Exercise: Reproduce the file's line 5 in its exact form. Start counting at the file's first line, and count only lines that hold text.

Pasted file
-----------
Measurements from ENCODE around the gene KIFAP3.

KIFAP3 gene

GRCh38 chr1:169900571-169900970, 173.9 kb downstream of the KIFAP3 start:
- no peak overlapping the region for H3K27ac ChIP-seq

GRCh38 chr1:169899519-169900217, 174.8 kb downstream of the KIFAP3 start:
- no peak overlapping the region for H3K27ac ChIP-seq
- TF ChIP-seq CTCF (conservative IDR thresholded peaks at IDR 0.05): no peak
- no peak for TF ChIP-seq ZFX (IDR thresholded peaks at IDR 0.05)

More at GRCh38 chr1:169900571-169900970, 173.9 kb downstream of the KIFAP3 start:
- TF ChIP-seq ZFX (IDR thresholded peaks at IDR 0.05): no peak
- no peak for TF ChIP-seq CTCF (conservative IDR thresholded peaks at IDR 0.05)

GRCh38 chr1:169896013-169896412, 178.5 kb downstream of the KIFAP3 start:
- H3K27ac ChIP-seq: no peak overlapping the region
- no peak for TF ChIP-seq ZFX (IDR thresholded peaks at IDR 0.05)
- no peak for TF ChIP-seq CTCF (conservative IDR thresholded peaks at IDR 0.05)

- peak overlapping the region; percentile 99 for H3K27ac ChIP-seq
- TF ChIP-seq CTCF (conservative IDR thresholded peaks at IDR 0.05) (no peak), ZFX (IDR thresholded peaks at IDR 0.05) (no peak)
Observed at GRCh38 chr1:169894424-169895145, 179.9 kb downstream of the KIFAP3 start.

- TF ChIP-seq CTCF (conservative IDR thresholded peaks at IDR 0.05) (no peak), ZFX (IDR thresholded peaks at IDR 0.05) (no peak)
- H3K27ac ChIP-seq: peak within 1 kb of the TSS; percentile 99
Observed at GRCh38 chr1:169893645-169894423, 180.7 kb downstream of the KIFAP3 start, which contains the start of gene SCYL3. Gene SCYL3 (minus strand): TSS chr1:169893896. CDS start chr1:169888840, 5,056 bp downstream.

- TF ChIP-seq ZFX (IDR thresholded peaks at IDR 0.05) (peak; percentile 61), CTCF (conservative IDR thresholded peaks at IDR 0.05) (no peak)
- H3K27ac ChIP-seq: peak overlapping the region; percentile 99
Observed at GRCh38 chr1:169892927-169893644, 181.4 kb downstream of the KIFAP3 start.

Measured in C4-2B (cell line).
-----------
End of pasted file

GRCh38 chr1:169899519-169900217, 174.8 kb downstream of the KIFAP3 start: